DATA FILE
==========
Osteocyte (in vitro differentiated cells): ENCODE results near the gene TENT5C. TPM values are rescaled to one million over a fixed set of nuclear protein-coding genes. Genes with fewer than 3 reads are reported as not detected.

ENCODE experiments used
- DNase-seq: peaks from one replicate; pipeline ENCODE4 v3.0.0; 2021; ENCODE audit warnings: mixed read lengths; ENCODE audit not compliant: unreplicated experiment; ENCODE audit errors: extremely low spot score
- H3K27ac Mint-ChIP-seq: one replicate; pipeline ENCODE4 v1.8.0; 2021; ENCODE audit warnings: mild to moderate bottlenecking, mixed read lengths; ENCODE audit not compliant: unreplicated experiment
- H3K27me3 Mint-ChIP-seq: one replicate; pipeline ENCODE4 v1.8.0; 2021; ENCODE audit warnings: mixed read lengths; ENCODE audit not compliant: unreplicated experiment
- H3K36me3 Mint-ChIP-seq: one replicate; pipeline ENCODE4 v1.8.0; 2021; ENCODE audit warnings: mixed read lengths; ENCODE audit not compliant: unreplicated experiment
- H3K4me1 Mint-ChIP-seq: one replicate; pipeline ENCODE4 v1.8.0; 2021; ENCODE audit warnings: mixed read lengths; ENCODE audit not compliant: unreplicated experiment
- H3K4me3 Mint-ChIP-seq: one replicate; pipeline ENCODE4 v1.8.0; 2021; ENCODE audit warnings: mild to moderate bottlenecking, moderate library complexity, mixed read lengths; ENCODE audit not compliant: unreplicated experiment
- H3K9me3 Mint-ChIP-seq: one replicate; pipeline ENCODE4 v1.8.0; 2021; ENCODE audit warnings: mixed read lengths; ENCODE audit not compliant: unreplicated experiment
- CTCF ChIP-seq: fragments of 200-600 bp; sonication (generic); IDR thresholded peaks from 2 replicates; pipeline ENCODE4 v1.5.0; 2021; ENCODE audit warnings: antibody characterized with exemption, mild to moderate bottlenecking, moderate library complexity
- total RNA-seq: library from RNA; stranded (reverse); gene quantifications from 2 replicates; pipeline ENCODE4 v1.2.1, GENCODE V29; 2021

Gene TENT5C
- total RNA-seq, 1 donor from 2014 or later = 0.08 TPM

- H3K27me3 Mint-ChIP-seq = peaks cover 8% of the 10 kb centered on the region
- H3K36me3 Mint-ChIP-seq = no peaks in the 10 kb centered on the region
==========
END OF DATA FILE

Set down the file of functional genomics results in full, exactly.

Osteocyte (in vitro differentiated cells): ENCODE results near the gene TENT5C. TPM values are rescaled to one million over a fixed set of nuclear protein-coding genes. Genes with fewer than 3 reads are reported as not detected.

ENCODE experiments used
- DNase-seq: peaks from one replicate; pipeline ENCODE4 v3.0.0; 2021; ENCODE audit warnings: mixed read lengths; ENCODE audit not compliant: unreplicated experiment; ENCODE audit errors: extremely low spot score
- H3K27ac Mint-ChIP-seq: one replicate; pipeline ENCODE4 v1.8.0; 2021; ENCODE audit warnings: mild to moderate bottlenecking, mixed read lengths; ENCODE audit not compliant: unreplicated experiment
- H3K27me3 Mint-ChIP-seq: one replicate; pipeline ENCODE4 v1.8.0; 2021; ENCODE audit warnings: mixed read lengths; ENCODE audit not compliant: unreplicated experiment
- H3K36me3 Mint-ChIP-seq: one replicate; pipeline ENCODE4 v1.8.0; 2021; ENCODE audit warnings: mixed read lengths; ENCODE audit not compliant: unreplicated experiment
- H3K4me1 Mint-ChIP-seq: one replicate; pipeline ENCODE4 v1.8.0; 2021; ENCODE audit warnings: mixed read lengths; ENCODE audit not compliant: unreplicated experiment
- H3K4me3 Mint-ChIP-seq: one replicate; pipeline ENCODE4 v1.8.0; 2021; ENCODE audit warnings: mild to moderate bottlenecking, moderate library complexity, mixed read lengths; ENCODE audit not compliant: unreplicated experiment
- H3K9me3 Mint-ChIP-seq: one replicate; pipeline ENCODE4 v1.8.0; 2021; ENCODE audit warnings: mixed read lengths; ENCODE audit not compliant: unreplicated experiment
- CTCF ChIP-seq: fragments of 200-600 bp; sonication (generic); IDR thresholded peaks from 2 replicates; pipeline ENCODE4 v1.5.0; 2021; ENCODE audit warnings: antibody characterized with exemption, mild to moderate bottlenecking, moderate library complexity
- total RNA-seq: library from RNA; stranded (reverse); gene quantifications from 2 replicates; pipeline ENCODE4 v1.2.1, GENCODE V29; 2021

Gene TENT5C
- total RNA-seq, 1 donor from 2014 or later = 0.08 TPM

- H3K27me3 Mint-ChIP-seq = peaks cover 8% of the 10 kb centered on the region
- H3K36me3 Mint-ChIP-seq = no peaks in the 10 kb centered on the region